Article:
Submitted to: Applied and Environmental Microbiology
Publication Type: Peer reviewed journal
Publication Acceptance Date: 12/28/2009
Publication Date: 1/8/2010
Publication URL: aem.asm.org/cgi/reprint/76/5/1375?maxtoshow=&hits=10&RESULTFORMAT=&fulltext=brandl&searchid=1&FIRSTINDEX=0&volume=76&issue=5&resourcetype=HWCIT
Citation: Kyle, J.L., Parker, C., Goudeau, D.M., Brandl, M. 2010. Transcriptome Analysis of Escherichia coli O157:H7 Exposed to Lysates of Lettuce Leaves. Applied and Environmental Microbiology. 76(5):1375-1387 Interpretive Summary: Outbreaks of Escherichia coli O157:H7 illness have been linked increasingly to leafy greens, particularly to processed lettuce. We present here evidence that numerous genes are specifically involved in the adaptation and growth of the pathogen in Romaine lettuce leaf lysates used as a model system to investigate the behavior of EcO157 in lesions, such as those caused by produce processing. We demonstrate that several regulons involved in oxidative stress, osmotic stress, and resistance to antimicrobial and toxic compounds were upregulated in the lysates. These genes were also increased in transcription on shredded lettuce as confirmed by QRT-PCR. Exposure to the lettuce lysates enhanced the resistance of EcO157 to hydrogen peroxide and chlorine. This increased resistance to chlorine combined with the growth of the pathogen at injured sites on the leaves may help explain the association of processed leafy greens with outbreaks of EcO157 in the past years.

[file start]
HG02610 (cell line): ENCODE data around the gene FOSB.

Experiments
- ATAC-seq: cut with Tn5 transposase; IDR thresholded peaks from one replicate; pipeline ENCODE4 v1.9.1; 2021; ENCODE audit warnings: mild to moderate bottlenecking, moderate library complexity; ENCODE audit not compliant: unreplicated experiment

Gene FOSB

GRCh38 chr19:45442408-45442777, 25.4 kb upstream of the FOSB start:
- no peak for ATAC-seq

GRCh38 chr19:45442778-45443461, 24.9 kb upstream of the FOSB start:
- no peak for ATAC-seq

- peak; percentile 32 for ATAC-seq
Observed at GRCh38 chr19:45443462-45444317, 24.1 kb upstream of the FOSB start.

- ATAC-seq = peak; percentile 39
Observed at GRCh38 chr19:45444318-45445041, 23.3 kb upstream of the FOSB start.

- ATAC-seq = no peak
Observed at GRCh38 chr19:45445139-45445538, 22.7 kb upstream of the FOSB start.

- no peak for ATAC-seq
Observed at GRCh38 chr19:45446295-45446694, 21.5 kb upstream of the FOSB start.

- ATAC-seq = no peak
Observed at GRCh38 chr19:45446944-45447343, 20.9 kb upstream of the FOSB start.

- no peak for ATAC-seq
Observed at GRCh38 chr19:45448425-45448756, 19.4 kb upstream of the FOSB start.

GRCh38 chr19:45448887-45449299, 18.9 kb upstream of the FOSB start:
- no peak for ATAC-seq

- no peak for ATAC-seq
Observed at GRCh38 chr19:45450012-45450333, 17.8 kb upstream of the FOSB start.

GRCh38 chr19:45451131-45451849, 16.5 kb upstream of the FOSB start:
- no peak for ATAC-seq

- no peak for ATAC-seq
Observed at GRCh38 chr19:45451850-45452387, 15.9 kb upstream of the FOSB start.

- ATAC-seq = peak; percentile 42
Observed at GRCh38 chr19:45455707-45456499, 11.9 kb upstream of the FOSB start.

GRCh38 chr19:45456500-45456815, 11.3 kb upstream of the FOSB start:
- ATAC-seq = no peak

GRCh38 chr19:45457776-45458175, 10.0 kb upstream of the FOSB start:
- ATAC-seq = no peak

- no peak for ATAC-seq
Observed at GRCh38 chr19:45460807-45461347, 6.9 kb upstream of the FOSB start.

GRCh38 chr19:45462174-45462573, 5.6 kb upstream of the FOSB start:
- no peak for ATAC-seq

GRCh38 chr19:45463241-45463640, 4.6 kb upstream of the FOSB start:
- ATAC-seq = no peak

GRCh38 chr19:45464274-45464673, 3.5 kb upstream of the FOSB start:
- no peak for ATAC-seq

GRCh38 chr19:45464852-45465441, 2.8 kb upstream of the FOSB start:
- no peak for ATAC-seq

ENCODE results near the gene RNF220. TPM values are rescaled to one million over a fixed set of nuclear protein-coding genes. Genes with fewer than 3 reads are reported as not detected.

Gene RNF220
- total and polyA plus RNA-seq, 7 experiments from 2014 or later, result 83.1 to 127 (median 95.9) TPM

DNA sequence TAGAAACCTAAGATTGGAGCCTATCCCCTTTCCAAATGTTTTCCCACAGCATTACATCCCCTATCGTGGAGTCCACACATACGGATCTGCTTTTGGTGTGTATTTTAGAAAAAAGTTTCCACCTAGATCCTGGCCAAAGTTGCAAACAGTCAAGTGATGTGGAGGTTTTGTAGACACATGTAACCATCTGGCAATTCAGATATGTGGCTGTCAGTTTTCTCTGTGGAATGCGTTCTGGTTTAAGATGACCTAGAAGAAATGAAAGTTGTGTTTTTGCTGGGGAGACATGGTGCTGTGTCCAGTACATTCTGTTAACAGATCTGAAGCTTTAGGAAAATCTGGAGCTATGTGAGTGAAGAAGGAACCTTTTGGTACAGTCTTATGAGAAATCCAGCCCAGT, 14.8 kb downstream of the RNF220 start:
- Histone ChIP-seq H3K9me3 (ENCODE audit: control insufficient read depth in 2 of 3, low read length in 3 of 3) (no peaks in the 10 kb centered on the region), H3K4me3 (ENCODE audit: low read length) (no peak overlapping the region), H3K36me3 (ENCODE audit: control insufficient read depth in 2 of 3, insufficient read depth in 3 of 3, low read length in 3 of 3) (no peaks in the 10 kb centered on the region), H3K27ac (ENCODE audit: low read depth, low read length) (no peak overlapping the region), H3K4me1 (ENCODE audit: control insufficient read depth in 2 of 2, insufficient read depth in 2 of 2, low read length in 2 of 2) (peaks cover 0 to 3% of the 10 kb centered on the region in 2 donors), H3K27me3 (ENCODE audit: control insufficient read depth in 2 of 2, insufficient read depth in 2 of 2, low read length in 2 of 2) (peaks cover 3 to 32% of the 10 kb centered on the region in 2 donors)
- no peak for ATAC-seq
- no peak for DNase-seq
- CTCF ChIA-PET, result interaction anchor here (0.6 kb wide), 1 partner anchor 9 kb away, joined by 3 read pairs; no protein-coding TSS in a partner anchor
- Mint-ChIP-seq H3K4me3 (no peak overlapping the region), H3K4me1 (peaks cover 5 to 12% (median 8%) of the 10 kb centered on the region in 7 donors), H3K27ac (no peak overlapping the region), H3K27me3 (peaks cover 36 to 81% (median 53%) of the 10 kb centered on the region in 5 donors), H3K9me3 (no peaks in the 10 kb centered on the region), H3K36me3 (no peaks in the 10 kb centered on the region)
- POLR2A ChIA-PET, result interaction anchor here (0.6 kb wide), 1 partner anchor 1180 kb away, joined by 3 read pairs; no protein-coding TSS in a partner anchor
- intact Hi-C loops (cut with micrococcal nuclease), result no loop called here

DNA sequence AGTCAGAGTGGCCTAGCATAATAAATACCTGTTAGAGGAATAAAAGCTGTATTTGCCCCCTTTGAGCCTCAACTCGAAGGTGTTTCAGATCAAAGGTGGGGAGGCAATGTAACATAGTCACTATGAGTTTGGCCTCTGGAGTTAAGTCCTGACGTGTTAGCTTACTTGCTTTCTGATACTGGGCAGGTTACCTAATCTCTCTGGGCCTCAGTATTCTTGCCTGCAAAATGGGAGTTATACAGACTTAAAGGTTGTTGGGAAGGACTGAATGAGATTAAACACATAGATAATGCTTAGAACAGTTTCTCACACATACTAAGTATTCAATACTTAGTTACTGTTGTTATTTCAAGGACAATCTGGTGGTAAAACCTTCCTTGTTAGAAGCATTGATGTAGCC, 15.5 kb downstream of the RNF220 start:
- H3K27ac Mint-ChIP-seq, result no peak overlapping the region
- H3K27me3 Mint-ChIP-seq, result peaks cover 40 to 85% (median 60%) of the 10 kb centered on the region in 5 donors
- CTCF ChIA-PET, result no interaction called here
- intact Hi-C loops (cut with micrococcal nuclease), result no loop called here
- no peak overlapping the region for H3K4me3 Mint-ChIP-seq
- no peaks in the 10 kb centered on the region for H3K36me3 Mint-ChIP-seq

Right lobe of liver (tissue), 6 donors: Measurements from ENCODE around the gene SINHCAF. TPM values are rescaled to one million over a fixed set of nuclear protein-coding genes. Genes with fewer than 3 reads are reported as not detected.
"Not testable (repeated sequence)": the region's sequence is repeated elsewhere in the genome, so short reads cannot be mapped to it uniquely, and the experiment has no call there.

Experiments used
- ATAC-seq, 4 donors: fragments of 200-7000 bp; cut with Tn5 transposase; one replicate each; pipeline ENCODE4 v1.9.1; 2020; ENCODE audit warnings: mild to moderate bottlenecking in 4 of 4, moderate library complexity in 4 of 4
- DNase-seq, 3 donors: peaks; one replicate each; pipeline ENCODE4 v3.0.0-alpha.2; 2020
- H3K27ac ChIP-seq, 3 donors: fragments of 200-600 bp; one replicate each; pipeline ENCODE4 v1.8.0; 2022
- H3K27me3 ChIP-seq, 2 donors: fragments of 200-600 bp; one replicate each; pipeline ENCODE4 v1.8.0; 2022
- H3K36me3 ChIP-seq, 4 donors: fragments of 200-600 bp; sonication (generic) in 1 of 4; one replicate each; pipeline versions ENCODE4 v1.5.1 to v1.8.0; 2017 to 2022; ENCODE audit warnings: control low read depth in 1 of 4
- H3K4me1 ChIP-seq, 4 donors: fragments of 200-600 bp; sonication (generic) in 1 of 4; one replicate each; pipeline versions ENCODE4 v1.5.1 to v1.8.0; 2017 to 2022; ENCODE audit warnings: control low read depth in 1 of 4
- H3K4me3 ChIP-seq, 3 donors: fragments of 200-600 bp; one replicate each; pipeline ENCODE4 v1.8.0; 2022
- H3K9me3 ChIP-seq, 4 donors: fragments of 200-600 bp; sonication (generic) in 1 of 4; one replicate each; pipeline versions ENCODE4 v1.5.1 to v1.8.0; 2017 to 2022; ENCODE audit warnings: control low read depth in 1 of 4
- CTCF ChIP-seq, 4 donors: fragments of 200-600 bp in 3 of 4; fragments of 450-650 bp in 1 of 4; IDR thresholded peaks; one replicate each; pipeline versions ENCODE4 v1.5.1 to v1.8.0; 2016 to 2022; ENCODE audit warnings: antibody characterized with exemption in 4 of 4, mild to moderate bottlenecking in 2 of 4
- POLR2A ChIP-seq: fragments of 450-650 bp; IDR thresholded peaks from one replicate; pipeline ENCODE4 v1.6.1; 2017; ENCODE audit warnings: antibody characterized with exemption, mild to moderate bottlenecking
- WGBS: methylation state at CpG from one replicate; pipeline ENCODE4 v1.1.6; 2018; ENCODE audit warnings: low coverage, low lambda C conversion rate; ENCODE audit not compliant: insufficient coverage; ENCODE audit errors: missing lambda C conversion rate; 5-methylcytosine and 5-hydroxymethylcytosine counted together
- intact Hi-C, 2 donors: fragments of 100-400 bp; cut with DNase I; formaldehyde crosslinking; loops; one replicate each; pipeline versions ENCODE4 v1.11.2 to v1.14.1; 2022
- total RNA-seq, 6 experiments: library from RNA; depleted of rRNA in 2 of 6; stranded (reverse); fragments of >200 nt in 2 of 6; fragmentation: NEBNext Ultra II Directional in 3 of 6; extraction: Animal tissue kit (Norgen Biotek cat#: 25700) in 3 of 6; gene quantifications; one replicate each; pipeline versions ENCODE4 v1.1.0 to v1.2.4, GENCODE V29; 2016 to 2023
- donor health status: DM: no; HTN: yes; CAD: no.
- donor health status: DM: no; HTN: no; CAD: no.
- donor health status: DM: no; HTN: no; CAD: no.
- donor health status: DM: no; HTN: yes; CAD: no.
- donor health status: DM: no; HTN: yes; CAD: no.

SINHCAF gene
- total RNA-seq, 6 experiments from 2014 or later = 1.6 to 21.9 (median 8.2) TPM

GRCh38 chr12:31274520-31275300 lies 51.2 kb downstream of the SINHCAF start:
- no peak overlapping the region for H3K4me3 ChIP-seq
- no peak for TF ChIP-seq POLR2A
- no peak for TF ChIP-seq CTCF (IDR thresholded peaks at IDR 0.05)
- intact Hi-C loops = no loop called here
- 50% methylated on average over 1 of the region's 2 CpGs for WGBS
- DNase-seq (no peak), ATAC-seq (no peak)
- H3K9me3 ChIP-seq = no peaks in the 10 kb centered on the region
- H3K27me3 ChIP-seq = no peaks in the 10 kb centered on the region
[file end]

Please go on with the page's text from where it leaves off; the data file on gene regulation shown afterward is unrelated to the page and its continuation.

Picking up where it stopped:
Technical Abstract: The impact of Escherichia coli O157:H7 (EcO157) on human health in the U.S. has grown dramatically in past decades. Between 1995 and 2008, 27 outbreaks of EcO157-associated disease were linked to leafy produce. Harvesting and processing of leafy greens inherently cause plant tissue damage, creating additional niches for human pathogens on leaves. We previously demonstrated that EcO157 multiplies more rapidly on shredded than on intact leaves. In this study, we used whole genome transcriptional profiling to characterize gene expression patterns in EcO157 after a 15- and 30-min exposure to lettuce lysates obtained by homogenizing Romaine lettuce leaves. After a period of adaptation, EcO157 completed ten cell generations in the lysates under warm temperatures. Microarray analysis revealed that 21.6% and 19.8% of the genome was upregulated over 2-fold as early as 15 and 30 min postinoculation, respectively. Befitting the hypothesis that EcO157 cells need to adapt to stressful physicochemical conditions in damaged lettuce tissue, we observed the upregulation of multiple genes associated with osmotic stress and oxidative stress, of genes belonging to the Mar antibiotic resistance regulon, and of others involved in detoxification of noxious compounds. Upregulation of oxidative stress and antimicrobial resistance genes in EcO157 in lettuce lysates was confirmed on shredded lettuce by QRT-PCR. We further demonstrate that this adaptation to the presence of reactive oxygen species imparts the pathogen with increased resistance to two sanitizers, namely, hydrogen peroxide and calcium hypochlorite. This increased resistance to chlorine combined with the growth of the pathogen at injured sites on the leaves may help explain the association of processed leafy greens with outbreaks of EcO157 in the past years.